Science and religion belong together. They are closer than two sides of a coin. The Jewish mystics describe the mind grappling with the teachings of the Torah. The Torah, in the mystical realm, is seen as God’s mind. Thus when we engage in deep study (religion), we are enwrapping our mind within the mind of God. But because God gives us a mind capable of comprehending the world (science), our mind also wraps itself around God’s mind.

To those capable of entering into this relationship, for a moment, the physical world reveals itself as profoundly mystical; at the same time, the mysteries of the invisible cosmos become concrete, graspable.

This process is hard work. More, it encourages individual spiritual exploration, which inevitably leads people to question the canned statements emanating from religious authorities. No wonder the religious reject science! Much as this process of yielding the intellect to God is a powerful engine for personal growth, it undermines that lowest common denominator so critical for maintaining organized religion in place.

Thus the two aspects of our mind are held apart, rather than joining in partnership as they naturally should. To Karl Marx’s adage about religion being the opiate of the masses, Irish poet William Butler Yeats retorts that science is “the opiate of the suburbs,” and everyone flees to their own simplistic view of the world.

What the spiritual quest calls for is at once a mechanistic view of the invisible, coupled with the Divine aspect of the material. Abraham Joshua Heschel says the prophet is less concerned with facts than with what facts mean. Thus it may be that our spiritual side should dominate: our ability to interact scientifically with the world looks increasingly suspect as we learn more about how chimpanzees, birds,  octopuses and smaller organisms make and use tools; meanwhile, if it is the rational understanding of the world that makes us Homo Sapiens, only the spiritual quest for moral perfection can make us fully human.

The quest for God isn’t supposed to cut us off from society. Maimonides cautions against extreme spiritual practices. When we see a truly pious person fasting, or living on a mountaintop, or wearing sackcloth, we are tempted to say, I will fast. I will withdraw from society. I will wear sackcloth. Says Maimonides, the real challenge – and the proper way to live – is to follow the way of nature, a balanced existence, specifically including a balanced intellectual and spiritual practice. More remarkable than the hermit – and far more difficult to sustain – is the spiritual seeker who goes through daily life in outwardly unremarkable fashion, yet whose inner focus is alive with an awareness of the presence of God. Just because someone fasts and sits on a mountaintop doesn’t mean they’re a saint. And just because someone goes to an office every day and does people’s tax returns, doesn’t mean they aren’t.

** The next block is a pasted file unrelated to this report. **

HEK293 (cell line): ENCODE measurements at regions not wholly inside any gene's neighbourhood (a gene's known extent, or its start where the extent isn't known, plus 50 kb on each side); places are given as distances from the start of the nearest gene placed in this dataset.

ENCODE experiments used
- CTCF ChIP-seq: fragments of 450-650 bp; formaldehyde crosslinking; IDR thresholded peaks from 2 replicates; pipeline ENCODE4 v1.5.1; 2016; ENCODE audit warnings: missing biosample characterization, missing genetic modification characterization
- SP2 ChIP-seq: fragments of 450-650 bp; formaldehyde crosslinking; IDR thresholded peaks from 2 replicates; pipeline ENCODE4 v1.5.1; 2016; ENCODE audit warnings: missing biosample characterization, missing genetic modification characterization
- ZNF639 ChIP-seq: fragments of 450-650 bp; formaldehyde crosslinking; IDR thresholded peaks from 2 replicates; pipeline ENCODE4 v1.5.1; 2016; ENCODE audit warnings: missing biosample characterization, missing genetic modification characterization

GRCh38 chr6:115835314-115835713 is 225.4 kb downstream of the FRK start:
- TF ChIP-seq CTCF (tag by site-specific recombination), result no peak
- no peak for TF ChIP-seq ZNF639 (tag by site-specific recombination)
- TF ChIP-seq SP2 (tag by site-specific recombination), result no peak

Let’s come back to the Torah’s problematic take on our sense of sight. In Hebrew there is a unique verb for “create” used in “God created the heavens and the earth…” This verb – bara – built on the root meaning “to see,” is used only for acts of creation performed by God. Then God “sees… that it is good.” Creation begins with sight: Genesis 1:4 is traditionally translated, “God saw the light, that it was good.” But it can also be translated “God saw the light, because it was good.” Does God only “see” things which are good? Could this be why God does not see Adam after the sin? God calls out to Adam, “Where are you?” God asks Cain, “Where is Abel, your brother?” Faced with evil, the text may be suggesting that God’s vision becomes clouded. What will it take, then, for God to see evil?

Eve appropriates seeing: “And the woman saw that it was good, the tree, for eating…” (Gen. 3:6), precisely God’s language of creation. This first use of seeing by humans completely upends God’s plan of Creation. Eve sees, she analyzes, and she takes. The first instance of Science without Religion – and the world is forever changed.

The ink is not dry on the Creation story when the very act of seeing becomes contaminated. (Gen 6:5) “And God saw that the wickedness of humans was great…” God sees “that it was” the opposite of good. The Creation formula is upended. “And God saw that it was… very bad!” How is seeing to be restored to “good”? How can we redeem the world?